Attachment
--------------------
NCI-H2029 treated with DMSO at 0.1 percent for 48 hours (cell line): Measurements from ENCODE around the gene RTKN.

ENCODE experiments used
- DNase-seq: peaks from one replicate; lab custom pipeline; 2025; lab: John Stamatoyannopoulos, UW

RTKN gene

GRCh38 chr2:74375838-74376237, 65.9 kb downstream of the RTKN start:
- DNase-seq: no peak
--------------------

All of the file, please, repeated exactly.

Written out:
NCI-H2029 treated with DMSO at 0.1 percent for 48 hours (cell line): Measurements from ENCODE around the gene RTKN.

ENCODE experiments used
- DNase-seq: peaks from one replicate; lab custom pipeline; 2025; lab: John Stamatoyannopoulos, UW

RTKN gene

GRCh38 chr2:74375838-74376237, 65.9 kb downstream of the RTKN start:
- DNase-seq: no peak